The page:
The possible presence of undercover policemen impersonating students in Fairfax County high schools has created "an atmosphere of tension and potential violence," according to a student-circulated petition, led to a sit-down demonstration at Chantilly High School and made things difficult for new students suspected by others of being "narcs."
"There is a lot of suspicion and doubt in the schools. New kids all feel ostracized and harassed," said A. Lewis Lowery, a Langley High School senior and the student representative on the Fairfax County School Board.
Lowery said he plans to make a formal complaint against the undercover policemen at a school board meeting tonight and ask the board to rescind its policy allowing them in the schools.
Fairfax Police Chief Richard A.King said yesterday there are currently no undercover police in any county High school and that there have been none since they policy allowing them in the schools was announced in March. King said in March that "one or two" undercover agents were placed in county schools this year.
Nine student leaders in county schools and about 20 other students interview recently said part of the reason tht students are upset about 'narcs' in schools is because so many students smoke majijuana. Although legal penalties are harsh, most students consider the drug"no big deal." Many students said they believed they can function is school, on tests and in discussions, just as well when they are "high" as when they are 'straight'.
Across the country last year, one of every 11 high school students smoked pot every day, according to the national Institute on Drug Abuse. Fairfax school principals say they have noticed an increase in the number of students who are high in class.
"You know I don't have any great talent," said one Chantilly High Junior recently. "I'm not smart in school. I'm not a good athlete. I like to get high because it makes me relax in school. I like the things that I think when I'm high."
Dr. Robert S. Peterson, of the research division of the National Institute on Drug Abuse, said yesterday students who habitually smoke marijuana in school are likely to miss out on intellectual and social skills that would help them adjust to being an adult.
To control widespread drug use, the Fairfax county school system and the county Police annnounced March 21 that undercover policemen may be enrolled in county high schools 'as a last report' to stop drug traffic and use. School officials an police also announced a new, tougher suspension policy that calls for an automatic five day suspension of any student caught using, possessing or exchanging an illegal drug or alcohol.
School Superintendant S.John Davis said then that the undercover program was announced publicly "because we are coming out front. We don't want to trap students."
It was learned yesterday, however, that Davis decided to announce the program, which was originally intended to be kept secret until this summer, because county high school students had found out about it.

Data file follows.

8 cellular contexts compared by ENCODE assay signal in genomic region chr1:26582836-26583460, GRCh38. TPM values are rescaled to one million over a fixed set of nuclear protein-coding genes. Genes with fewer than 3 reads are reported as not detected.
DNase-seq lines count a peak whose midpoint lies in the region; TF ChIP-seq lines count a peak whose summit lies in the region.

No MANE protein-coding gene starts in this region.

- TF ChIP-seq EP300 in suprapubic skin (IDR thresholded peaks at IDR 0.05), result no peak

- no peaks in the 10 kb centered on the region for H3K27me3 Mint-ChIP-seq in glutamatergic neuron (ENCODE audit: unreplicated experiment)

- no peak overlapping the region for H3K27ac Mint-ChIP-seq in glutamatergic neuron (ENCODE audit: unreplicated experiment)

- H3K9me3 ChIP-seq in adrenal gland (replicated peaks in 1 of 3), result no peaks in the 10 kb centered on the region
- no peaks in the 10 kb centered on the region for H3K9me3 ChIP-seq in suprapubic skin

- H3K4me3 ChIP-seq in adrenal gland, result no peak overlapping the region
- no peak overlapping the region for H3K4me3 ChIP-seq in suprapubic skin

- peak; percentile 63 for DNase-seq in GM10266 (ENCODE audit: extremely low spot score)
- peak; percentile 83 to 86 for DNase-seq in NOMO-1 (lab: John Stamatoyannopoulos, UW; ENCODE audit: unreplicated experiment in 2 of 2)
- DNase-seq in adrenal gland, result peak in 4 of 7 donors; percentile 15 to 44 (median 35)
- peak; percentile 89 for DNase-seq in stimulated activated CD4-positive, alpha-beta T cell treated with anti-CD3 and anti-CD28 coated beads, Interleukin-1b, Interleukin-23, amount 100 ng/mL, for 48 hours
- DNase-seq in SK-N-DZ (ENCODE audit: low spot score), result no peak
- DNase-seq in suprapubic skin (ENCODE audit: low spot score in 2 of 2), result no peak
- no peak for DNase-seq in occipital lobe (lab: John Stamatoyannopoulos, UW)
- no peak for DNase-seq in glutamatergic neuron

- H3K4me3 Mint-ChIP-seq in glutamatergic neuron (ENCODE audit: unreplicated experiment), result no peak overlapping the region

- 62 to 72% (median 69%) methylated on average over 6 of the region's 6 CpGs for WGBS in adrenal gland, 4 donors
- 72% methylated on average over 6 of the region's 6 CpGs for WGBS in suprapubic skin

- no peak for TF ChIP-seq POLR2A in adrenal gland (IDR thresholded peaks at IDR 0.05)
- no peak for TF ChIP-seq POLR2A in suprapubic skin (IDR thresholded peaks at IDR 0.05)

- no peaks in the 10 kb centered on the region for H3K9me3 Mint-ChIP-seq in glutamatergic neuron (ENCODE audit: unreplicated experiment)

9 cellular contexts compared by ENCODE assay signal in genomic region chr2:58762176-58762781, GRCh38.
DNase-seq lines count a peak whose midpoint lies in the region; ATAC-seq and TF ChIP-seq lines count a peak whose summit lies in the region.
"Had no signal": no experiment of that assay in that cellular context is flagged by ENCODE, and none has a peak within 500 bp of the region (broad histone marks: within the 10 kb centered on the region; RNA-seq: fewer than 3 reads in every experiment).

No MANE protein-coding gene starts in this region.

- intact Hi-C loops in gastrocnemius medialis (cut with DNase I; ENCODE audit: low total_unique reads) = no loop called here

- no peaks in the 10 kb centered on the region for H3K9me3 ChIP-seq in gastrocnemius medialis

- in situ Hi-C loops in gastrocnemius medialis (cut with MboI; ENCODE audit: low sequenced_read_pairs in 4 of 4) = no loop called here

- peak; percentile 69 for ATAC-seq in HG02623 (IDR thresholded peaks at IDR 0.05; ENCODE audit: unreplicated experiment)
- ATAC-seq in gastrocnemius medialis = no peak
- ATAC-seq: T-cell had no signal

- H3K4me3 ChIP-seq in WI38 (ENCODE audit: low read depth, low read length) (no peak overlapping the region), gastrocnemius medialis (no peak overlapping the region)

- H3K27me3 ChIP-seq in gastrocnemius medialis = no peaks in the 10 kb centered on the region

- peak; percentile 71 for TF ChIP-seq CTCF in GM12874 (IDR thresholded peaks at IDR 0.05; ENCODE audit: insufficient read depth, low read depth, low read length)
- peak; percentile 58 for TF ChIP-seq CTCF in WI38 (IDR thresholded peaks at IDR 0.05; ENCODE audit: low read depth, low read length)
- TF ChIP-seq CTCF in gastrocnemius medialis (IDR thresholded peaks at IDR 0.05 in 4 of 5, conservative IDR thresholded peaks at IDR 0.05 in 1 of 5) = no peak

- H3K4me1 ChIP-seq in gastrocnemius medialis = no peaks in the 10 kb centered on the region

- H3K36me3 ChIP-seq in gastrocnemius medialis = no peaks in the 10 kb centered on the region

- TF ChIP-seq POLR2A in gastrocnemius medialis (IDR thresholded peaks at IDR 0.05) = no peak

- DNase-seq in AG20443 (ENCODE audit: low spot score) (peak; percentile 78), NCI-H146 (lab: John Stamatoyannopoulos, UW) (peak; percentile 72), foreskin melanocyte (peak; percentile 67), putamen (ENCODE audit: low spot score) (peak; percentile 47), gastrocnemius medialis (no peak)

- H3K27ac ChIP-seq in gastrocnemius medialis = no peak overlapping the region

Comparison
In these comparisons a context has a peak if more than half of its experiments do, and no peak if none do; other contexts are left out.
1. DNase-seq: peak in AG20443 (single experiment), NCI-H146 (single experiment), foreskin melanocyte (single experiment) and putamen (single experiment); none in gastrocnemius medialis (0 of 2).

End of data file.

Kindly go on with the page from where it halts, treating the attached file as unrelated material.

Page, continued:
Several members of the Student Advisory Council, an organization of elected representatives from the county's 22 high schools, said yesterday that Davis' announcement in March has caused distrust in their schools.
Judy Chiang, a student representatives from Herndon High, said, "The first week after the announcement people kept coming up to me and saying they saw people who looked 'funny' to them." At Groveton High, student representative Elizabeth Vandenburg said there is a widespread fear in the school that there are undercover police there.
A new student at Chantilly High School, where 15 students have been suspended on drug-related charges in the past three weeks, said yesterday he had had difficulty making friends. He siad students have been "very cold" toward him.
The student, who didn't want to be identified, enrolled at Chantilly High shortly before the undercover program was announced. "I've heard kids say in the halls about me," That kid is new, I bet he is a narc."
At Chantilly High the paranoia has taken on comic dimensions. Shortly after the announcement about undercover agents in schools, students there began suspecting a new janitor. One student overheard the suspect janitor ask another janitor, "Where's my gun?" Students said that janitor was universally avoided until word got around that the reference was not to a firearm, but to a staple gun.
The sit-down demonstration held April 17 at Chantilly High School involved about 70 students protesting the drug - related suspensions at the school. Fifteen students were suspended after uniformed marijuana in a special smoking section of the school.
The student protesters said the police did not follow school guidelines when they reported the students to school authorities and they disapproved of the possible presence of undercover police in the school.
The demonstration ended after five student spokesmen were selected to bring their complaints to the principal, Robert Davis.